It Doesn’t Have to Define your Future But it Does Change the Rest of your Life
My decision to write about this painful era of my life was a difficult one. It’s a time where I felt the most vulnerable, afraid, and pathetic. No one wants to feel this way, let alone share it with others, but then you realize… it is a part of you now. It doesn’t have to define your future but it does change the rest of your life. If only one person reads my story and makes the decision to ‘leave,’ it was worth it. For the sake of his children’s privacy, I am changing my abuser’s name for this story.
The year was 2002 and I had a wonderful life. I was happy-go-lucky with very little stress. I had gone through a divorce several years prior and had 50/50 custody (week on, week off) of my only child – a son, who was seven years old at the time. I had just purchased my first home on my own and was feeling proud of my big accomplishment.
I went to work like any other day. I had a busy office job which required a lot of attention to detail. On this particular day, a presentation was scheduled but there was one major problem – we needed an extension cord. I called my girlfriend, Michele, who worked down the hall in a different office and asked if they had one we could borrow. She did, so I walked down the hall, eager to retrieve it and pressed for time. Michele greeted me as I came in, walking down the center cubicle aisle. An attractive man headed toward me, smiled, and handed me the cord. I was instantly struck by the color of his eyes. They were almost a transparent green color. He was tan and had a big smile upon his face. I thankfully smiled back then quickly exited their office to prep for the meeting. Later that day, Michele told me the man, who we’ll call Drew, had asked about me. She hyped me up to him, of course, because that’s what girlfriends do. The following day, I received an email from Drew asking if I’d be interested in a lunch date with him. This lunch outing would end up being the worst decision I have made in my life.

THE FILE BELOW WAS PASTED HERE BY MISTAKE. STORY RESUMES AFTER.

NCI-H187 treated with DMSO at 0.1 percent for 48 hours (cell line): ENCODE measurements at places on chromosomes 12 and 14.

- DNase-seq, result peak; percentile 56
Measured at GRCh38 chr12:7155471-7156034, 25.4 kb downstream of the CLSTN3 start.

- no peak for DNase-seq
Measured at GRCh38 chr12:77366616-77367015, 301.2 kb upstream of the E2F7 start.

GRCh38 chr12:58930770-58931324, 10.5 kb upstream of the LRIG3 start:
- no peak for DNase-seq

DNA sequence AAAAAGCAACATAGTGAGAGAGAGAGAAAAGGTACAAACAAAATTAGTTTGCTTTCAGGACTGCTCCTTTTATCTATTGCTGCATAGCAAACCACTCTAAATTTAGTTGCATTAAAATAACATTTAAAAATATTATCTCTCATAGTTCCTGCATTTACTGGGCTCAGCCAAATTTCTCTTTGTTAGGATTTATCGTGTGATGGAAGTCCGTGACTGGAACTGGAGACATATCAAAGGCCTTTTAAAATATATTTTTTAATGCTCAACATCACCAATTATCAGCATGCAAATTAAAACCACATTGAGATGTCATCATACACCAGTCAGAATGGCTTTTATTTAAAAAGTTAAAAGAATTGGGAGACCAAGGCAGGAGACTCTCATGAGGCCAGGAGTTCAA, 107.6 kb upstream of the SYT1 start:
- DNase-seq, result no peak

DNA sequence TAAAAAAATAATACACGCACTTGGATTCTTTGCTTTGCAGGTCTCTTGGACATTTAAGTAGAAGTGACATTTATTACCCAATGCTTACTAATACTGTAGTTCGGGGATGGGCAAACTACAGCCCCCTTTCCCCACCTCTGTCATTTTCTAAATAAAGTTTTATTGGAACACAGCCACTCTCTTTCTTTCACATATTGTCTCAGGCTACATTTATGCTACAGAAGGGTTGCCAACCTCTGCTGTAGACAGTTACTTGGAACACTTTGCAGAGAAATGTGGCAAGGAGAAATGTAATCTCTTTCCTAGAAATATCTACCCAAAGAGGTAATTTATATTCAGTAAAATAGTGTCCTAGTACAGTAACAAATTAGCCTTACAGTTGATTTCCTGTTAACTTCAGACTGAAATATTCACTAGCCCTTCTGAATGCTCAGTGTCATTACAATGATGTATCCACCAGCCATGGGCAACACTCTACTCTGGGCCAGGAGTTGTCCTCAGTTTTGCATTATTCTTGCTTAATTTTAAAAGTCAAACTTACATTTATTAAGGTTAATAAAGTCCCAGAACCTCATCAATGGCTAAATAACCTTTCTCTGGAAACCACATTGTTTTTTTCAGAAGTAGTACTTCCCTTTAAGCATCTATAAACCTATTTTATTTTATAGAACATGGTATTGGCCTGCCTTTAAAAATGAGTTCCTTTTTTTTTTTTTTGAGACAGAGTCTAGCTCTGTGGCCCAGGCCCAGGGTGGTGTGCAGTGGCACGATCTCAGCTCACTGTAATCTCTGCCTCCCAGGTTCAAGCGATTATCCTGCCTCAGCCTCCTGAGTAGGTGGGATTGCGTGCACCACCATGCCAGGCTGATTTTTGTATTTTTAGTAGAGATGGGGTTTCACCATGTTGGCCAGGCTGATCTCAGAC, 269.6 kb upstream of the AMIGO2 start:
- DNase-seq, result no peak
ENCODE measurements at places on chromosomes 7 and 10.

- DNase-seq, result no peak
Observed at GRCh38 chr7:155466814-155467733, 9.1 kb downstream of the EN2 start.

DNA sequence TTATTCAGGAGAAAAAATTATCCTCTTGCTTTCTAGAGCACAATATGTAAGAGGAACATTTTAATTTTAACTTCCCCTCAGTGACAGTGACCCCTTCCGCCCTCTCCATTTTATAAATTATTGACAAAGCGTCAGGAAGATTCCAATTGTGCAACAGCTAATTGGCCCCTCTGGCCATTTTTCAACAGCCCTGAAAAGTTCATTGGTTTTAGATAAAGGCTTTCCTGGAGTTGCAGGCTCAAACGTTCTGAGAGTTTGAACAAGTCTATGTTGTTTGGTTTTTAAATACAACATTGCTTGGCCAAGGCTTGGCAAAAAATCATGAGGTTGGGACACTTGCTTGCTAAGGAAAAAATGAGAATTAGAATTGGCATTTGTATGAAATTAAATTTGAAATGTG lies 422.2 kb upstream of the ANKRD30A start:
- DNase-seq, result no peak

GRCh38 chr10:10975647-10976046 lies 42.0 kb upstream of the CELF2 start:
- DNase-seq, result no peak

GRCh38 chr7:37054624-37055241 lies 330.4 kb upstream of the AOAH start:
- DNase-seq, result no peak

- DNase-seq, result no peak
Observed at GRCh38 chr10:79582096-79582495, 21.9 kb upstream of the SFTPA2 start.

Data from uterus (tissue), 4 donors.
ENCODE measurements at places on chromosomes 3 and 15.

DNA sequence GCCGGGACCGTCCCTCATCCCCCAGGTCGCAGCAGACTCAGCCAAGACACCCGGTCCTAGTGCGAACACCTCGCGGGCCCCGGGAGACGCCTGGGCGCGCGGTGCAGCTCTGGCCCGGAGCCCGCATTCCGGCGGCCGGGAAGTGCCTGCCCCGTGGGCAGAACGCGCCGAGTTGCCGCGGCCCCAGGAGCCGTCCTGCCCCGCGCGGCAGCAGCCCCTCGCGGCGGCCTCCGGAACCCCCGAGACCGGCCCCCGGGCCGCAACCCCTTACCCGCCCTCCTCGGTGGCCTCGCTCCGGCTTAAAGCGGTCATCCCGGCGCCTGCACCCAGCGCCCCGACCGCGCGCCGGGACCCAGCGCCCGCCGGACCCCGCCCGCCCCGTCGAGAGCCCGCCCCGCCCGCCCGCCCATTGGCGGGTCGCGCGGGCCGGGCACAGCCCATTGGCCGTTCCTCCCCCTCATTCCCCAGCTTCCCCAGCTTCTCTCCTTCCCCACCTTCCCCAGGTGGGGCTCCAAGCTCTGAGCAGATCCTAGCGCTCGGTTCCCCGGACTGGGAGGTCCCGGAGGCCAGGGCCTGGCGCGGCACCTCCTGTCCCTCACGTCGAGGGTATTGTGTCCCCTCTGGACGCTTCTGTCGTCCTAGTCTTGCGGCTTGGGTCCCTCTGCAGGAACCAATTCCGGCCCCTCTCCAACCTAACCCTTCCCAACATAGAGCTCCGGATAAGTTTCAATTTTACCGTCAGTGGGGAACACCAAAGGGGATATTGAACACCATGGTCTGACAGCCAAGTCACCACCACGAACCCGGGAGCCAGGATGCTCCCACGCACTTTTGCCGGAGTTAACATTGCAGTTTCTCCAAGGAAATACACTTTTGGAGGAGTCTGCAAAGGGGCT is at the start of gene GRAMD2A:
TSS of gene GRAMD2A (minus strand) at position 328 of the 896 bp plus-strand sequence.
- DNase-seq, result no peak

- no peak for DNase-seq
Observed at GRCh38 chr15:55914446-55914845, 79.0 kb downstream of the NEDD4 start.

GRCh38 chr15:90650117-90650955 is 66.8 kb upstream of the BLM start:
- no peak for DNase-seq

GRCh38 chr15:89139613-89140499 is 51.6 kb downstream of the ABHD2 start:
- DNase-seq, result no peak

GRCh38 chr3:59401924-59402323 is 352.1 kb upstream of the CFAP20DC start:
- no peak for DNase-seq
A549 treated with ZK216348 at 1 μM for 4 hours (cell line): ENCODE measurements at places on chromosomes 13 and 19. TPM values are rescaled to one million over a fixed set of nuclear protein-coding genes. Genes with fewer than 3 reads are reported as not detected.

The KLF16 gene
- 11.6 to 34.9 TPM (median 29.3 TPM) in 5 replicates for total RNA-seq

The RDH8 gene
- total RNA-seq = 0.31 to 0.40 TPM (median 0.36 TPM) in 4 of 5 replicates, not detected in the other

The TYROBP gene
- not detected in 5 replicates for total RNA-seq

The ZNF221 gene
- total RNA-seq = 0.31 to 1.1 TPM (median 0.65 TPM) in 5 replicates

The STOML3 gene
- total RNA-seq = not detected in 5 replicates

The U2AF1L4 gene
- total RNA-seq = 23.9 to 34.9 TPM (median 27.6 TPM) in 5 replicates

The days moved quickly. Lunch dates turned into dinner dates. Dinner dates turned into long, enjoyable conversations and before I knew it, everything was merging together into one big blur of bliss. Looking back, I can’t ever imagine letting a ‘stranger’ of only two months move into my home with me and my son, but I’m ashamed to say I did. He had a great reputation at work and his office mates seemed to really like him. Moreover, his 11-yr-old twin daughters, who lived in Spain, adored him from what I observed of their many phone calls. I felt reassured because he had been in the military for 14 years mostly overseas and had just recently returned back to the U.S. to begin the newest chapter of his life. My son enjoyed his company and Drew was very good to him. Life was great! I was overjoyed and in love… or so I thought…
After just three short months, Drew told me he received an offer for employment in Portugal, which was close to where his dual-citizenship daughters were living. He came to me in all seriousness with, “Melissa, I’ve been offered a job overseas and I’m considering taking it unless you see a real future for us here.” I reassured him I felt there was a future for us but said he should follow his heart even if it meant leaving me to be near his daughters. I was definitely not moving to Portugal with him is all I did know.
A few weeks later, he proposed to me. I have no memory of how or where he proposed. I guess this is a coping mechanism. I block certain things out. My mind hesitated for a moment but I accepted his proposal. I did not wear the ring to work. I was secretive about our engagement because I feared what people would say. Looking back, this was my conscious telling me something was not right but I ignored it. No one’s engagement should be a secret. Drew seemed okay with the secrecy. After a few weeks, Drew suggested we apply for our marriage license. After all, we didn’t have to get married right away, but this way, the license was ready for when we wanted to wed. I’m not sure why this made sense to me at that time, but I went along with it. Again, I was ignoring my conscious telling me this was a bad idea. But everything was going great so what did I have to fear? I was swimming in a sea of foolish love with unrealistic expectations.
One sunny day in September, Drew spoke to me in a soft tone about life. “Life is too short to spend it wasting time. We know we want to be together and there is no sense in waiting for ‘society’ to catch up with us.” I had a strong feeling in my gut that kept saying, “Are you crazy? You can’t marry this man so soon. This is a terrible idea.” It didn’t matter because his manipulation tactics overpowered my naïve ‘follow your gut’ instincts. I didn’t realize I was being controlled in that moment. A big dose of reality was about to head my way.